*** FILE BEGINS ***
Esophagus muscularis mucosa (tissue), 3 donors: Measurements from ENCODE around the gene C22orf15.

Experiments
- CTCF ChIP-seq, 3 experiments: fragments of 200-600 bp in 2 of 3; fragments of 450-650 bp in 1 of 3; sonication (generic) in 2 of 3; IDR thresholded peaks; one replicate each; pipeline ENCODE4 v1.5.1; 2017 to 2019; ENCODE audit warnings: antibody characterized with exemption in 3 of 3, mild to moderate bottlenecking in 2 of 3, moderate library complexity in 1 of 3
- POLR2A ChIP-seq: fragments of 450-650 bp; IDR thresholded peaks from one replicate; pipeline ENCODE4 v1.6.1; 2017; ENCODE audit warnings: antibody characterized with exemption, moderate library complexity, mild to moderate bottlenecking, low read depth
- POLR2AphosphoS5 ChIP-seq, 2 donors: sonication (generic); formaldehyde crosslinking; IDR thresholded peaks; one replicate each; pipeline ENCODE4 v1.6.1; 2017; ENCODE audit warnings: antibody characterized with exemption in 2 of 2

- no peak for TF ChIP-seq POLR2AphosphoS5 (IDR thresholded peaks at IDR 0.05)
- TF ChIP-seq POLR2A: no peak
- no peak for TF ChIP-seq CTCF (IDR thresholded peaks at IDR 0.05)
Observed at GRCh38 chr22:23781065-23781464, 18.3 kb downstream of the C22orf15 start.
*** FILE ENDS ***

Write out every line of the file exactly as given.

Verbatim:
Esophagus muscularis mucosa (tissue), 3 donors: Measurements from ENCODE around the gene C22orf15.

Experiments
- CTCF ChIP-seq, 3 experiments: fragments of 200-600 bp in 2 of 3; fragments of 450-650 bp in 1 of 3; sonication (generic) in 2 of 3; IDR thresholded peaks; one replicate each; pipeline ENCODE4 v1.5.1; 2017 to 2019; ENCODE audit warnings: antibody characterized with exemption in 3 of 3, mild to moderate bottlenecking in 2 of 3, moderate library complexity in 1 of 3
- POLR2A ChIP-seq: fragments of 450-650 bp; IDR thresholded peaks from one replicate; pipeline ENCODE4 v1.6.1; 2017; ENCODE audit warnings: antibody characterized with exemption, moderate library complexity, mild to moderate bottlenecking, low read depth
- POLR2AphosphoS5 ChIP-seq, 2 donors: sonication (generic); formaldehyde crosslinking; IDR thresholded peaks; one replicate each; pipeline ENCODE4 v1.6.1; 2017; ENCODE audit warnings: antibody characterized with exemption in 2 of 2

- no peak for TF ChIP-seq POLR2AphosphoS5 (IDR thresholded peaks at IDR 0.05)
- TF ChIP-seq POLR2A: no peak
- no peak for TF ChIP-seq CTCF (IDR thresholded peaks at IDR 0.05)
Observed at GRCh38 chr22:23781065-23781464, 18.3 kb downstream of the C22orf15 start.